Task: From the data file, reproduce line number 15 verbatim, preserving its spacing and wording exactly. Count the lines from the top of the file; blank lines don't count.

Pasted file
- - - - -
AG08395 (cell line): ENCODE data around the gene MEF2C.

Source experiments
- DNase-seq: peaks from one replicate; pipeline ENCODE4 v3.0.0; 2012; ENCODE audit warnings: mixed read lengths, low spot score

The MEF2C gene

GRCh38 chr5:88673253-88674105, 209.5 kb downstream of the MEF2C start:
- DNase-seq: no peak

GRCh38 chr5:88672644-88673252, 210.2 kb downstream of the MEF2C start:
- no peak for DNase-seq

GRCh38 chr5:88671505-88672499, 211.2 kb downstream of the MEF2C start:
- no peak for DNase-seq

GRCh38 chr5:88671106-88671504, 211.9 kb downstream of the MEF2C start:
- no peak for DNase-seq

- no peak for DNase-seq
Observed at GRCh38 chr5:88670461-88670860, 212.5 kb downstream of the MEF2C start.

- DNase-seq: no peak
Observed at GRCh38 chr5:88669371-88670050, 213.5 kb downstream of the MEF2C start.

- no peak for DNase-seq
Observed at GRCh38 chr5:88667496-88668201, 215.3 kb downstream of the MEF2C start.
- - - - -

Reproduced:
- DNase-seq: no peak